Document Detail


Nocturnal periodic breathing during acclimatization at very high altitude at Mount Muztagh Ata (7,546 m).
MedLine Citation:
PMID:  20442435     Owner:  NLM     Status:  MEDLINE    
Abstract/OtherAbstract:
RATIONALE: Quantitative data on ventilation during acclimatization at very high altitude are scant. Therefore, we monitored nocturnal ventilation and oxygen saturation in mountaineers ascending Mt. Muztagh Ata (7,546 m). OBJECTIVES: To investigate whether periodic breathing persists during prolonged stay at very high altitude. METHODS: A total of 34 mountaineers (median age, 46 yr; 7 women) climbed from 3,750 m within 19-20 days to the summit at 7,546 m. During ascent, repeated nocturnal recordings of calibrated respiratory inductive plethysmography, pulse oximetry, and scores of acute mountain sickness were obtained. MEASUREMENTS AND MAIN RESULTS: Nocturnal oxygen saturation decreased, whereas minute ventilation and the number of periodic breathing cycles increased with increasing altitude. At the highest camp (6,850 m), median nocturnal oxygen saturation, minute ventilation, and the number of periodic breathing cycles were 64%, 11.3 L/min, and 132.3 cycles/h. Repeated recordings within 5-8 days at 4,497 m and 5,533 m, respectively, revealed increased oxygen saturation, but no decrease in periodic breathing. The number of periodic breathing cycles was positively correlated with days of acclimatization, even when controlled for altitude, oxygen saturation, and other potential confounders, whereas symptoms of acute mountain sickness had no independent effect on periodic breathing. CONCLUSIONS: Our field study provides novel data on nocturnal oxygen saturation, breathing patterns, and ventilation at very high altitude. It demonstrates that periodic breathing increases during acclimatization over 2 weeks at altitudes greater than 3,730 m, despite improved oxygen saturation consistent with a progressive increase in loop gain of the respiratory control system. Clinical trial registered with www.clinicaltrials.gov (NCT00514826).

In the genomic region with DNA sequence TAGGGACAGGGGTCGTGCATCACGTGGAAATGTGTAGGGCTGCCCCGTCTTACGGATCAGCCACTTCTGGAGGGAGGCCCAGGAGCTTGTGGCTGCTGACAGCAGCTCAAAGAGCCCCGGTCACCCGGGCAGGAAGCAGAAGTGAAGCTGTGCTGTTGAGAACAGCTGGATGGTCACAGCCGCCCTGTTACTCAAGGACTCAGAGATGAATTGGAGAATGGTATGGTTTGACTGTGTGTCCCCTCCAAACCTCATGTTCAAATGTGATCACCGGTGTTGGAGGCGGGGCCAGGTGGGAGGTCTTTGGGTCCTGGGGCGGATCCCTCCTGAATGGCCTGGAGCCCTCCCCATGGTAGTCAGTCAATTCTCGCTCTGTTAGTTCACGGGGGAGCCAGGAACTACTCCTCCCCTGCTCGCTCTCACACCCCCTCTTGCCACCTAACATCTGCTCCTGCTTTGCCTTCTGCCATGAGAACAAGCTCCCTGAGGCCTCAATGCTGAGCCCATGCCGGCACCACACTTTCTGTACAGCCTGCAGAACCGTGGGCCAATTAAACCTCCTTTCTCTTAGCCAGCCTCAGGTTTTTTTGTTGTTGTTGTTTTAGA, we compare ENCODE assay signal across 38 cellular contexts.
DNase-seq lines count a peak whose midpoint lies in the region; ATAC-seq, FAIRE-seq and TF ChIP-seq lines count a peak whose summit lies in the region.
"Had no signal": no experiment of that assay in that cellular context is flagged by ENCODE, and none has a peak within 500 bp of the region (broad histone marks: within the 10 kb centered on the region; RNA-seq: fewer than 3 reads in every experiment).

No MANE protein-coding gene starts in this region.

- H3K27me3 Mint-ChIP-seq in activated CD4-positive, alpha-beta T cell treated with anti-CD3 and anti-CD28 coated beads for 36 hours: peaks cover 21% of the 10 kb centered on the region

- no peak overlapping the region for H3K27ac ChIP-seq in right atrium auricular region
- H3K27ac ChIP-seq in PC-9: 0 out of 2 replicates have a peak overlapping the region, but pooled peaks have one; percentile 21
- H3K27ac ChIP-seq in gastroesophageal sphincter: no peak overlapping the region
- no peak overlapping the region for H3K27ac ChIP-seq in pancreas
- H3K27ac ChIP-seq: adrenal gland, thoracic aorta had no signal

Authors:
Konrad E Bloch; Tsogyal D Latshang; Alexander J Turk; Thomas Hess; Urs Hefti; Tobias M Merz; Martina M Bosch; Daniel Barthelmes; Jacqueline Pichler Hefti; Marco Maggiorini; Otto D Schoch
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Publication Detail:
Type:  Clinical Trial; Journal Article; Research Support, Non-U.S. Gov't     Date:  2010-05-04
Journal Detail:
Title:  American journal of respiratory and critical care medicine     Volume:  182     ISSN:  1535-4970     ISO Abbreviation:  Am. J. Respir. Crit. Care Med.     Publication Date:  2010 Aug 
Date Detail:
Created Date:  2010-08-17     Completed Date:  2010-09-27     Revised Date:  -    
Medline Journal Info:
Nlm Unique ID:  9421642     Medline TA:  Am J Respir Crit Care Med     Country:  United States    
Other Details:
Languages:  eng     Pagination:  562-8     Citation Subset:  AIM; IM    
Affiliation:
Department of Internal Medicine, University Hospital of Zurich, Zurich Centre for Integrative Human Physiology, University of Zurich, Switzerland. konrad.bloch@usz.ch
Data Bank Information
Bank Name/Acc. No.:
ClinicalTrials.gov/NCT00514826
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MeSH Terms
Descriptor/Qualifier:
Acclimatization / physiology*
Adult
Aged
Altitude Sickness / complications,  diagnosis,  physiopathology
Anoxia / complications,  diagnosis,  physiopathology
China
Female
Humans
Male
Middle Aged
Mountaineering / physiology*
Oximetry / methods
Oxygen Consumption / physiology
Plethysmography / methods,  statistics & numerical data
Polysomnography / methods,  statistics & numerical data
Respiration*
Sleep Apnea, Central / complications,  diagnosis,  physiopathology

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